Ashley Terry is a senior producer with globalnews.ca. In the spring of 2013, she served as an expert trainer with Journalists for Human Rights in Ghana as part of the Shaw Africa Project.
Deep in conversation with a group of Ghanaians and Canadians at a restaurant in Accra on Monday night, I was interrupted by a question from one of my Canadian colleagues: “There was a bombing in Boston?”
I looked over at the television on the wall of the smoothie joint in the expat neighbourhood of Osu, and saw the image of the smoke and pandemonium through the soot-covered lens on CNN.
The other Canadians at the table started to discuss the story – we speculated on what may have happened and whether anyone had died.
The Ghanaians at the table mostly ignored the television, preferring to continue with the previous conversation.
I asked a Ghanaian friend sitting next to me whether she knew of the Newtown shootings in Connecticut, and she said no, looking confused.
It wasn’t out of ignorance – I would learn that major American stories in this country are only brief items in news coverage, and don’t attract a large audience here.
The radio station where I am working for the next three weeks, CitiFM, ran brief mentions of the story during news bulletins.
But it was a big news day in Ghana for other reasons – a petition to annul votes from the 2012 election was being submitted to the Supreme Court and the newsroom was ensconced in national news
But I still decided to ask some colleagues their thoughts on the bombings.
“If a bomb went off here, would Americans know about it?” says Gary Al-Smith who works on the sports desk at CitiFM radio in Accra.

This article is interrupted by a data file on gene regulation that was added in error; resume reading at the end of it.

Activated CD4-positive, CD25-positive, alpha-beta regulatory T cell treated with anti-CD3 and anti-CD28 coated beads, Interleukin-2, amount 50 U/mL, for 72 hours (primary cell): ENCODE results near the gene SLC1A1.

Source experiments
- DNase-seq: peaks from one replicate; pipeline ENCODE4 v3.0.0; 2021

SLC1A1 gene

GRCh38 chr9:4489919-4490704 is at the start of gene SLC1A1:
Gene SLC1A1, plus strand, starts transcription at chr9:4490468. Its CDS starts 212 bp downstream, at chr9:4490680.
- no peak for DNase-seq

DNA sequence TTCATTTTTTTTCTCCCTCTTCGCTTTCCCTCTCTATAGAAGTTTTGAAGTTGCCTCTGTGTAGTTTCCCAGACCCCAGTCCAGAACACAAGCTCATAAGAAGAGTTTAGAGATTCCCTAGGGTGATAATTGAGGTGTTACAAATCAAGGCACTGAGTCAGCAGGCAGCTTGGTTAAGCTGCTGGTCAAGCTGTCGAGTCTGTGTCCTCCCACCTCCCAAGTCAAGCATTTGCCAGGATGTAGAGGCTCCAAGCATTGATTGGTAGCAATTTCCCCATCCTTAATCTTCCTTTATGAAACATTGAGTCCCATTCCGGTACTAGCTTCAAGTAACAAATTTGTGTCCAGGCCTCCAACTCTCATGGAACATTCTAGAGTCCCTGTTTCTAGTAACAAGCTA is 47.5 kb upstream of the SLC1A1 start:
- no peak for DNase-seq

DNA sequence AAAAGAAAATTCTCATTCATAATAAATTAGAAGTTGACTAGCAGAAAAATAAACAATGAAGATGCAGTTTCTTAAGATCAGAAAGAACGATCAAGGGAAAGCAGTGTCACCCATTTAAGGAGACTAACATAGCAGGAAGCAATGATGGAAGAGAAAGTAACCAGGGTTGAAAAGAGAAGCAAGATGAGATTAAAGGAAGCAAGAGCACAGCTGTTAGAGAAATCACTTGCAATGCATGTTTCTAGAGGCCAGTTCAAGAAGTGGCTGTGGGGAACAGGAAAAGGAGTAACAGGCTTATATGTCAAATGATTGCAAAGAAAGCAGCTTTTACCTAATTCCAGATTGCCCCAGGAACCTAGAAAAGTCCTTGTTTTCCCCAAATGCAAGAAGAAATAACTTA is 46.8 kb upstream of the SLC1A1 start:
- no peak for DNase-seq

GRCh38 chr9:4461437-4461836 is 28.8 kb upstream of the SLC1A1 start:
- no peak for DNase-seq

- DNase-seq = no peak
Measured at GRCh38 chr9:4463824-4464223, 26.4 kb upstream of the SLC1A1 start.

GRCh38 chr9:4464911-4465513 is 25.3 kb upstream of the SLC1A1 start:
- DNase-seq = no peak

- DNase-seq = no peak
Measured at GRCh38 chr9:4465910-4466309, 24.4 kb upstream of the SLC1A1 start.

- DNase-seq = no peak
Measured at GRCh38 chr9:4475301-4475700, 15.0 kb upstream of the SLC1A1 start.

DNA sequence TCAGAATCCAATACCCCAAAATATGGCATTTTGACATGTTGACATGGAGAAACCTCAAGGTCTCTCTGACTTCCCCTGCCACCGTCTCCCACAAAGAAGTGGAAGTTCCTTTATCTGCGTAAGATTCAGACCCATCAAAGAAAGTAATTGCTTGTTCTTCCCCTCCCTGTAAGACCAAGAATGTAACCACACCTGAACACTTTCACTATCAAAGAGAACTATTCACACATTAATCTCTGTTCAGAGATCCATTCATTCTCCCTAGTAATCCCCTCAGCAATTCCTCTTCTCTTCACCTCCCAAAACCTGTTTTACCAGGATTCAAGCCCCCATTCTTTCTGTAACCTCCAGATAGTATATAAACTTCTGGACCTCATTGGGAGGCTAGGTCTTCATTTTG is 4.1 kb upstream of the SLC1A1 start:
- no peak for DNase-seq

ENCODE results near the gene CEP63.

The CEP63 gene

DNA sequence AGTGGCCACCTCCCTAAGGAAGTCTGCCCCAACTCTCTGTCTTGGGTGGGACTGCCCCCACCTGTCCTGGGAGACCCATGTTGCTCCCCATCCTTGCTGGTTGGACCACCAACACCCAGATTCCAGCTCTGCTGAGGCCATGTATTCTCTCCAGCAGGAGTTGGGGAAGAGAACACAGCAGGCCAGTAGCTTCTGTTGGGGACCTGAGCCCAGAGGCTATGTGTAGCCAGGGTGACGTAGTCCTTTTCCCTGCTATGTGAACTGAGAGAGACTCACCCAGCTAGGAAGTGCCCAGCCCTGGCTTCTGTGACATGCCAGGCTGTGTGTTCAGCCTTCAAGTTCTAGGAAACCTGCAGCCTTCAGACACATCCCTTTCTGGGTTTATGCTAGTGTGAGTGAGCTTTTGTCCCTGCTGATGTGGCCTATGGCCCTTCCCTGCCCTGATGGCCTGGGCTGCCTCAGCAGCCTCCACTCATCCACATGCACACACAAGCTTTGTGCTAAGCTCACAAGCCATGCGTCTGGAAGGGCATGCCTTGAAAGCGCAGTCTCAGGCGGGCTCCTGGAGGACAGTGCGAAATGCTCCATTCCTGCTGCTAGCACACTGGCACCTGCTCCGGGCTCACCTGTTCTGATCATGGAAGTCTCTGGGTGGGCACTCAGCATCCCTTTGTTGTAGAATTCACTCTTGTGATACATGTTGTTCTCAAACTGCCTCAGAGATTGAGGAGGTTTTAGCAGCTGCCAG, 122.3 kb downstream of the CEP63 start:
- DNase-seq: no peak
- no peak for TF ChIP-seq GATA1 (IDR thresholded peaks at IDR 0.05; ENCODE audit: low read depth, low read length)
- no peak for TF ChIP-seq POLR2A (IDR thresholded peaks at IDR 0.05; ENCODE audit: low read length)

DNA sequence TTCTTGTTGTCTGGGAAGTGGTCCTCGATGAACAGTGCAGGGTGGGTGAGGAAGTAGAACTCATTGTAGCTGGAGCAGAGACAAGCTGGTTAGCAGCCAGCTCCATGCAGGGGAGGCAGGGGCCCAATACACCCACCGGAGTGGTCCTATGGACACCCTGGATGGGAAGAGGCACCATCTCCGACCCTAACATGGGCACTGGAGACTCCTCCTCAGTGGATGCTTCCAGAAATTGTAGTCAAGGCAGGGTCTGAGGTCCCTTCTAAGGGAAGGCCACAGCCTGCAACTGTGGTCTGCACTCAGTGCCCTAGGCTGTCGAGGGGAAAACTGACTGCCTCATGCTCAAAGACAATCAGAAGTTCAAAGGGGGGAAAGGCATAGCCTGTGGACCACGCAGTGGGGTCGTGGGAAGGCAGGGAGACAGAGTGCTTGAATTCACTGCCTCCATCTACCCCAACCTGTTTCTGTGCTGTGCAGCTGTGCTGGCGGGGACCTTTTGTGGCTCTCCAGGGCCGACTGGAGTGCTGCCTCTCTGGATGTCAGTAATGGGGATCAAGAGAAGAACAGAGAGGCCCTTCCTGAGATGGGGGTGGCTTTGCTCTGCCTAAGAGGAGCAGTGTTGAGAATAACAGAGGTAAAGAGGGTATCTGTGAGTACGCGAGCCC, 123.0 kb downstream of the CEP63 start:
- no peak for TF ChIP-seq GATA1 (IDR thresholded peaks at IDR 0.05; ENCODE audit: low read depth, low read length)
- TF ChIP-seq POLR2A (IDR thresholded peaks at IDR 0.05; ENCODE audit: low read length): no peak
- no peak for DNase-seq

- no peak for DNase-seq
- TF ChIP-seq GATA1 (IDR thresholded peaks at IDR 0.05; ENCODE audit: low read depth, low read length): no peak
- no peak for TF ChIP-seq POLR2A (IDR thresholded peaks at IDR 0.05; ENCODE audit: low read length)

He had a point.
The Ghanaian president John Atta Mills died last year while another Global News/JHR trainer, Sean O’Shea, was in the country.
Sean submitted a report to Global National – which would become a rare mention of Ghana in North American news.
Al-Smith points to the department store collapse in the middle of Accra last year that killed 18 people, which ran mostly as a tiny news item in Canada and the U.S., or not at all.
He says there is some curiosity on the part of Ghanaians about North American stories, which is why most news outlets briefly mention the Boston bombings, but that it “doesn’t capture the imagination” of people here.
“Imagine people waking up in Syria every day with bombs flying over their heads,” says Philip Kofi Ashon of CitiFM online.
While he acknowledges it is a terrible story, he says that unfortunately, there are other world news stories every day with much higher death tolls.
This post was originally written on April 16th, 2013. You can also view it via Global News.